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ISI frontman pleads guilty, but will US act against ISI?

December 8, 2011 - Washington

The US dossier against Pakistan's spy agency is growing and the latest "whistle blower" is Ghulam Nabi Fai, a Kashmiri frontman who pleaded guilty to receiving millions of dollars from the ISI to influence American politicians.

With barely a supporter or two present in the Virginia courtroom on a rainy Wednesday, Fai admitted that he had funneled 3.5 million dollars from the ISI since the 1990s through straw donors. The purpose was to lobby the US Congress on the issue of Kashmir by donating around 100,000 dollars a year to various members, organize conferences and hold receptions for decision-makers.

Now it can be safely said that for all the fuss his Kashmiri American Council made about supporting an "independent" Kashmir in principle, in reality he was propagating the ISI's line. US prosecutor Neil MacBride called him "a paid operative of ISI" in his statement.

For those who always suspected Fai's agenda, the court room drama was not a surprise. The larger question for them is what happens next in the game of US vs. Pakistan.

Will there be any real repercussions for Pakistan's intelligence agency and will those named by Fai face any consequences? Would the US Federal Bureau of Investigation and the Justice Department use the "dossier" and demand action against the real culprits.

Fai is the second significant asset lost by the ISI to the FBI after David Coleman Headley who played a central role in planning the 2008 Mumbai attacks.

While Headley was arrested in Chicago before he could carry out a terrorist attack in Europe, Fai was under the scanner for several years and given warnings in the past.

Both men made a plea bargain, spilling the beans to US interrogators in exchange for lesser sentences. Fai reportedly felt "abandoned" by the ISI because it had left him out to dry. A small crowd of Pakistani Americans had come to the court in support on his first appearance but today there were only men.

Fai faces a maximum of eight years in prison on two counts - one of conspiracy and another of tax evasion-but in reality he may get away with a couple of years, analysts say. Sentencing is scheduled for March 9 next year until which time he will be under house arrest as he has been since June.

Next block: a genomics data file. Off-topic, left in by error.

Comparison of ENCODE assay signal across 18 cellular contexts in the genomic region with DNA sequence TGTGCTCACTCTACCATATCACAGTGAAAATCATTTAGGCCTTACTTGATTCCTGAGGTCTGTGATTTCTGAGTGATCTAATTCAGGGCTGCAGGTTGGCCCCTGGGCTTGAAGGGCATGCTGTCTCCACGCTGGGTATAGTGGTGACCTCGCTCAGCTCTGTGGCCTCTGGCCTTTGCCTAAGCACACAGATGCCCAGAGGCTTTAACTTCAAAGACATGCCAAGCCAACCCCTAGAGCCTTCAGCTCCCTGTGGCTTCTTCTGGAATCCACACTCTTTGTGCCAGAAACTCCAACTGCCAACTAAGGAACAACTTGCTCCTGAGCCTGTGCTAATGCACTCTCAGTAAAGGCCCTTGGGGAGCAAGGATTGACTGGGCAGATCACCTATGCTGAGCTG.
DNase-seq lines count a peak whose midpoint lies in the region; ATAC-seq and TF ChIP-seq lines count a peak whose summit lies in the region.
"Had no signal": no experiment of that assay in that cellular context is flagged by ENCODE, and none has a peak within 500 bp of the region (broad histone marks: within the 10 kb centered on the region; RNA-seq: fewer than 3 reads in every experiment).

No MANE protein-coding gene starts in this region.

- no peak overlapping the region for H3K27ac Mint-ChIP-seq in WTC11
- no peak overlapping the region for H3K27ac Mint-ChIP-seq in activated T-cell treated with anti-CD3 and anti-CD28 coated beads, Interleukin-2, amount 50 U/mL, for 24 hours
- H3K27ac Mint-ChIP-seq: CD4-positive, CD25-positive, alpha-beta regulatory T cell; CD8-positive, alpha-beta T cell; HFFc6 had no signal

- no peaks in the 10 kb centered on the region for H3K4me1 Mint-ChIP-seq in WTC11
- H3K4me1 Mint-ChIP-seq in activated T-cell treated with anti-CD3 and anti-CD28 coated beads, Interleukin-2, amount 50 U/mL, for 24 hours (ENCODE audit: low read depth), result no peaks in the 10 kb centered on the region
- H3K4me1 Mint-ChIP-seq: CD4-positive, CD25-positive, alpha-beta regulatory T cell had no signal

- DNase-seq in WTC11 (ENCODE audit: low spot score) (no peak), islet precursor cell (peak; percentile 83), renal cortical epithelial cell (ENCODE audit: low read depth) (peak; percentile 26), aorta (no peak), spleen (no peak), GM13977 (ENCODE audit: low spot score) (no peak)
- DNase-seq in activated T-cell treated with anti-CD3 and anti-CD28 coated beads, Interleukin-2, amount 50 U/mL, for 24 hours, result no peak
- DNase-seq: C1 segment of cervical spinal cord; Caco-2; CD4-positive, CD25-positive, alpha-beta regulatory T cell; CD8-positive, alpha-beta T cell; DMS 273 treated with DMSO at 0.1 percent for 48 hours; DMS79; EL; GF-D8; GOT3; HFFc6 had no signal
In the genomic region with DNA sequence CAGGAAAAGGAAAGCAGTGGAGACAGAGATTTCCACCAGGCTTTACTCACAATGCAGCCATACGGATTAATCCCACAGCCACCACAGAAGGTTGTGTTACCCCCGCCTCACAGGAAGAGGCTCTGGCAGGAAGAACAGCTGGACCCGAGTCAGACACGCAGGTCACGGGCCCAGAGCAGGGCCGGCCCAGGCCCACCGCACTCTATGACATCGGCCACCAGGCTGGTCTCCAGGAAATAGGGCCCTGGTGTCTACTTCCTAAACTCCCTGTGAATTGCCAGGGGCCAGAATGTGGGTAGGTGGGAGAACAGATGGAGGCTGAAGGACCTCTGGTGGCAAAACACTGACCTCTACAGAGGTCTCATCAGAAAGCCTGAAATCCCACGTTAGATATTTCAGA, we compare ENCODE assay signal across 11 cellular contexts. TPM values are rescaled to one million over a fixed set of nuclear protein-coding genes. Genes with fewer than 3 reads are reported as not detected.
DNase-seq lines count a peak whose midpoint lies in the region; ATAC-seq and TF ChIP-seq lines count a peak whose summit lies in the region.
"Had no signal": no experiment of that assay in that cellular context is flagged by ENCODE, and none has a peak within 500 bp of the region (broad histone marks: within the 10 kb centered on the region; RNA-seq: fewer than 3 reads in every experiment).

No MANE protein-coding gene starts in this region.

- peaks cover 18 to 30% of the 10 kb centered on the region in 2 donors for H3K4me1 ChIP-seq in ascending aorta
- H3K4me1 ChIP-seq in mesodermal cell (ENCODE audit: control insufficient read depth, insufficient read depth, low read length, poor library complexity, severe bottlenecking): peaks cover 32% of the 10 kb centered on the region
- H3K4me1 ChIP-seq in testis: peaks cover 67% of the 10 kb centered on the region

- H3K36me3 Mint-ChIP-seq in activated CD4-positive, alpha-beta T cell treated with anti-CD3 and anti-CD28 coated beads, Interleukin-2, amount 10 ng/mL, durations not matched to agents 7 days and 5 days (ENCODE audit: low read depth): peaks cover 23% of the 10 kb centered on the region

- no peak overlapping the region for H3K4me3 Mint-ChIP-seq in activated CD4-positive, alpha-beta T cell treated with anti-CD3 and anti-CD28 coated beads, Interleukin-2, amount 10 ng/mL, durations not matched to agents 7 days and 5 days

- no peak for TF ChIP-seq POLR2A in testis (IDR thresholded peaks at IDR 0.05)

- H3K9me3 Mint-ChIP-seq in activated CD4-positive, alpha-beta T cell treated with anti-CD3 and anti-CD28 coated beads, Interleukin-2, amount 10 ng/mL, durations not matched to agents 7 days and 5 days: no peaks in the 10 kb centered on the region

"Fai's plea bargain wouldn't have been possible without more details on his handlers," said one observer in Washington.

It is clear that through Fai the FBI has accumulated real information on names, phone numbers, locations and strategy of Pakistan's notorious spy masters after months of interrogating. Presumably the FBI over time has also arrived at conclusions about the ISI's deadly hand in Mumbai.

But as with Headley, the information collected from Fai may not lead to any fireworks or US officials actually taking any action against the ISI officers named. Conventional wisdom in Washington says that in the end it is a political decision and given the already tattered state of US-Pakistan relations, it may not be wise to further humiliate a raging establishment.

The NATO air attack last month which killed 24 Pakistani soldiers on the border with Afghanistan has caused a huge rift between the allies.

Interestingly, the US government dropped the main charge against Fai - that of conspiring to act as an unregistered foreign agent as part of the plea bargain. Nina Ginsberg, Fai's lawyer, claimed that while he admits accepting millions of dollars from Pakistan, his lobbying efforts were his own. He was not really following ISI orders on substance.

This flies in the face of the evidence the prosecutor himself placed in court, including Fai's e-mails to ISI men. Strategy plans were routinely submitted to Javeed Aziz Khan, also known as Brigadier Abdullah Khan, who pulled up Fai if he strayed from the path without ISI approval.

The spies approved Fai's budget annually and even quarreled over details, according to the US Justice Department. In 2009, Fai duly sent the ISI his "Plan of Action of KAC/Kashmir Center" for the "Fiscal Year 2010" replete with itemized requests for $658,000.

Once again, the ISI's dangerous games and continued immunity from prosecution for one reason or another hurts India more. Fai's Kashmir shop cost thousands of diplomatic hours of work for the Indian Embassy in terms of countering the propaganda. Fai-fed Congressmen were always trying to sneak anti-India measures in US legislation by the back door which required a high level of vigilance.

Attn: News Editors/News Desks: The views expressed in the above article are that of Ms.Seema Sirohi, a columnist based in Washington D.C.


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